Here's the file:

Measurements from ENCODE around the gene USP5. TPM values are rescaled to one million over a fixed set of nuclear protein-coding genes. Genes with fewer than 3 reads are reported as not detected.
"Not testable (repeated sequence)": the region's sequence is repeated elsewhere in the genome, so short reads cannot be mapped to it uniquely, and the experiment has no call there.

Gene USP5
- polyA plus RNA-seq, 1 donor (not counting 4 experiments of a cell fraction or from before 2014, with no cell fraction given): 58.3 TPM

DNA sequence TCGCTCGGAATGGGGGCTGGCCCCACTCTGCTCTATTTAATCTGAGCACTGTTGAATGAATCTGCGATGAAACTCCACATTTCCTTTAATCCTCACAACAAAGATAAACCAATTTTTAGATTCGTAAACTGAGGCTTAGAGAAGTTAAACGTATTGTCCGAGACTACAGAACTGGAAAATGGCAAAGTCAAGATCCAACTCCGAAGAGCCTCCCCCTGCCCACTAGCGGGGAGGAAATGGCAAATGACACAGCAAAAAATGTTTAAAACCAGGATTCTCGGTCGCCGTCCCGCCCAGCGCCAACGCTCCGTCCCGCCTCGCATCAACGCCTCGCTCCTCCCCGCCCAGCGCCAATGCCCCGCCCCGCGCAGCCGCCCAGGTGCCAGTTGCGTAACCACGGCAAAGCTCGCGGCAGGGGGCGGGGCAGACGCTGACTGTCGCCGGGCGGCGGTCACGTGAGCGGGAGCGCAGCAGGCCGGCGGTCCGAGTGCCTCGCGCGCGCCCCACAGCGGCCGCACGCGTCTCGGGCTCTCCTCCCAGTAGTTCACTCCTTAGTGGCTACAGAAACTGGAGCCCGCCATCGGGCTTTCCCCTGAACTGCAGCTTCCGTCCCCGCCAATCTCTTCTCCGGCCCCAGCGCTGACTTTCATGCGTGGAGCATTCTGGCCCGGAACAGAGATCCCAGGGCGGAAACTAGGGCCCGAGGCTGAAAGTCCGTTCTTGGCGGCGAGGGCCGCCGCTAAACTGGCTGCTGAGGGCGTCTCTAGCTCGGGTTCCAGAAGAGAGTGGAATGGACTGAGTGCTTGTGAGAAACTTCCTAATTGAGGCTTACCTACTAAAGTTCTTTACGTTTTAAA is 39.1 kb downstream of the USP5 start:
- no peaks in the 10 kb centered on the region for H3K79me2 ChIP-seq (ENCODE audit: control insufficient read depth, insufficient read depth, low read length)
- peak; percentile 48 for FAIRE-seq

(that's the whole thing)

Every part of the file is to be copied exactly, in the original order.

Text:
Measurements from ENCODE around the gene USP5. TPM values are rescaled to one million over a fixed set of nuclear protein-coding genes. Genes with fewer than 3 reads are reported as not detected.
"Not testable (repeated sequence)": the region's sequence is repeated elsewhere in the genome, so short reads cannot be mapped to it uniquely, and the experiment has no call there.

Gene USP5
- polyA plus RNA-seq, 1 donor (not counting 4 experiments of a cell fraction or from before 2014, with no cell fraction given): 58.3 TPM

DNA sequence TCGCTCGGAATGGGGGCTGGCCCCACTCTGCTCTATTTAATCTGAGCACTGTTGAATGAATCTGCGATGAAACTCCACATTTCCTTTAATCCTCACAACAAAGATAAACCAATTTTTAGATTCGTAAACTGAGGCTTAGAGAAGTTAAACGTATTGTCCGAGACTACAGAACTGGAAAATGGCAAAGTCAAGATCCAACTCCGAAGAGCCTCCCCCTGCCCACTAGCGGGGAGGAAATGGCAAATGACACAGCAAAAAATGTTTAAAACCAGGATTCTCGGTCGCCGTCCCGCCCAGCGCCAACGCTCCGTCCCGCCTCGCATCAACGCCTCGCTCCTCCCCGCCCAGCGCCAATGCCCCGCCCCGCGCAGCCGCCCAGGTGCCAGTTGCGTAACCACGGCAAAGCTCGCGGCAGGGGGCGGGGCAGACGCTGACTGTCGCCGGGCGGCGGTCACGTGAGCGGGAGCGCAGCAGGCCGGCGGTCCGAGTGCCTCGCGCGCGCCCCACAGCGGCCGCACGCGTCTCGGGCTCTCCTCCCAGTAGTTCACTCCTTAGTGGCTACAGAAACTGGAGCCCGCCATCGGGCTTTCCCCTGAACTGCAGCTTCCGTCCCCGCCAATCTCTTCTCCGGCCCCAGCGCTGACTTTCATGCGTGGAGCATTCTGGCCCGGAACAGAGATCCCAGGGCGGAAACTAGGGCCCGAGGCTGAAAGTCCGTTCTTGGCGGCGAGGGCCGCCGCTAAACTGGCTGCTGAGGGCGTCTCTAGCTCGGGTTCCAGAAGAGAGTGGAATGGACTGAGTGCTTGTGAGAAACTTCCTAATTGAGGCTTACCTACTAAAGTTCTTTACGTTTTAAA is 39.1 kb downstream of the USP5 start:
- no peaks in the 10 kb centered on the region for H3K79me2 ChIP-seq (ENCODE audit: control insufficient read depth, insufficient read depth, low read length)
- peak; percentile 48 for FAIRE-seq